Pincus: Firearms training prevents tragic mistakes

Rob Pincus (Courtesy)

After 13-year old is shot and killed by sheriff’s deputies in Northern California, firearm defense expert said increased firearm education for parents and children may prevent another tragic death.


“The details of this situation are still being determined but clearly there was a heightened suspicion on behalf of the police officers,” said Rob Pincus, owner and operator of I.C.E. Firearm Training Services.  ICE is a full service company offering training and consulting to armed professionals and those interested in self-defense.

Andy Lopez Cruz a 13-year-old boy was shot seven times and killed by Sonoma County deputies on Oct. 22 after police officers spotted Cruz walking in public carrying an Airsoft play gun in Santa Rosa, Calif.

Airsoft, an up-and-coming sport similar to paintball, uses an “Automatic Electric Gun” for combat-like scenario play.  The play firearm is a fully automatic replica gun that fires plastic pellets at opponents.

“It is a tragedy from every angle,” said Pincus. “However this is unfortunately an easy mistake.”

The companies that make replica guns design them to be as realistic as possible, he said.  “The kids choose the ones that look like real military-style weapons and firearms that law enforcement uses.”

The former police officer said by law orange colored paint or strips are supposed to be on the tip of each play gun.  “The orange strip is there so that anyone in the vicinity can recognize the gun as replicas or Airsoft guns made for games.”


In this instance, he said the orange paint was either removed or painted over deceiving the police officer into believing it was a dangerous weapon.  “Removing the orange indicator is what makes the gun a literal one-to-one replica of a real AK-47.”

“Mistakes can be easily made between a fake gun and a real gun by anybody – even a trained, experienced law enforcement officer,” said Pincus who is a founding member of the Association of Defensive Shooting Instructors.

People are always going to look to blame someone, but ultimately he said the officers were in a situation where the replica-gun looked like a real gun. “It was supposed to have an orange tip, and that obviously contributed to the officer’s impression that Lopez was potentially a threat.”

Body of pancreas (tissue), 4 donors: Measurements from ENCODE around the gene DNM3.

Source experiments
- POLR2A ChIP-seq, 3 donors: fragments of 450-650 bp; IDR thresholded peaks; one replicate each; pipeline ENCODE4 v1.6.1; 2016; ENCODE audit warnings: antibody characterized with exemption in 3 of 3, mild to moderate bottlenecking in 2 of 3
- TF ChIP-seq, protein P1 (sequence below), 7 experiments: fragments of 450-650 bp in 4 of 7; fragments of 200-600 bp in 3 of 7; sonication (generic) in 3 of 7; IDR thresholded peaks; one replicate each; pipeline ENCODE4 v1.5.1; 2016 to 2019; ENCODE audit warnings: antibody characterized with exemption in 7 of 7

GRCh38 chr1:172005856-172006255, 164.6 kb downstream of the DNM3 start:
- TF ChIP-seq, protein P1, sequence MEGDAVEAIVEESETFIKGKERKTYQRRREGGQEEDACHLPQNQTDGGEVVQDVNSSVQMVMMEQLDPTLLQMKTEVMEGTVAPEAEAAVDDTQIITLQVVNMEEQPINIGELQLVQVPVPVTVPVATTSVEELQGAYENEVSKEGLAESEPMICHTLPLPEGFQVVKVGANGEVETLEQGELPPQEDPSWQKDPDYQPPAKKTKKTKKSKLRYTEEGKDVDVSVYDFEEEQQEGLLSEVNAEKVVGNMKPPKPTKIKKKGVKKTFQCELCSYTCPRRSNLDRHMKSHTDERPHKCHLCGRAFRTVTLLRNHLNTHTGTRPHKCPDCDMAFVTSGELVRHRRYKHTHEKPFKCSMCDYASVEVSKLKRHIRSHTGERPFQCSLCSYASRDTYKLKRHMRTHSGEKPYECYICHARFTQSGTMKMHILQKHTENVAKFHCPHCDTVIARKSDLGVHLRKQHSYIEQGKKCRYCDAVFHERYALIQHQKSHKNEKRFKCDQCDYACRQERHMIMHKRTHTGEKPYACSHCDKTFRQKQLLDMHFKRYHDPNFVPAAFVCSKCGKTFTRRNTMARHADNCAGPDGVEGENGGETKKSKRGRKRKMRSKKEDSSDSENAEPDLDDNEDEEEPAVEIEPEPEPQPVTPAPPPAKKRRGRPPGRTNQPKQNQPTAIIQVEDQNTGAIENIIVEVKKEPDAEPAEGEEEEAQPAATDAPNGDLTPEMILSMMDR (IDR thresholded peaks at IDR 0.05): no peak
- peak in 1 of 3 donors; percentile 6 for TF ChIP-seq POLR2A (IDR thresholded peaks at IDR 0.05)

Everyone involved so far agrees there were instructions given to Lopez to drop the gun, he said.  “The child did not drop the gun; and unfortunately he did something that represented a threat to the officers who shot him.”

The answer is not to ban play guns, rather it is to make sure gun-play is in a controlled and supervised environment made for that purpose, said Pincus who is co-author with Armed American Radio host Mark Walters of the recently released book “Lessons From UNarmed America.”

There are people that are understandably upset over the boy being killed, but their grievances needs to be addressed unfortunately at the boy, himself, he said.   “He is responsible for modifying the toy gun; for being in public; and for not obeying the police officer’s instructions.”


In this situation, the knee-jerk reaction is to blame the police officer, he said. “We can’t blame a police officer for doing what he needs to do to protect himself or a partner in his community.”


“Parents should be playing an active role in making sure they are keeping their children safe,” he said.  “When parents are dealing with any toy or replica gun, make sure they have the orange tips in place so they are identified as non-threatening to a police officer or anyone in the area.”

Pincus, who is the developer of the personal Firearms Defense video series, which has over 60 titles and has shipped more than four million copies since 2005, said informing children to obey a police officer’s orders is also the responsibility of parents.  “Parents need to remind our kids whether their playing with toy guns or not, anytime they are confronted by a police officer they need to do exactly what that police officer is saying.”

A spokesperson for the regional office from the FBI said they are looking into the matter, he said, but that does not mean they have a formal investigation or formal charges pending.  “It may simply mean they are reviewing the case to see if they want to go further.  There certainly has been no charges pressed, and I do not know whether there was any official inquiry yet.”


The standard procedure when an officer is involved in a shooting is that he or she be placed on paid administrative leave, yet that is not an indication of wrongdoing or suspicion, said the managing editor of Personal Defense Network.  PDN provides high-quality, personal defense video content online and a no-nonsense gathering place for those serious about arming themselves.

“Kids are curious about guns and they need to learn to use toys and replicas responsibly,” he said.  “Guns are in movies; video games; and parents may use guns for hunting, sport, or self-defense.”

Parents ought to seek out children’s firearm education from trained, firearm instructors, he said.  “The trick is to seek out education so children understand that safety rules that apply to firearms – in many cases – apply to replicas as well.”

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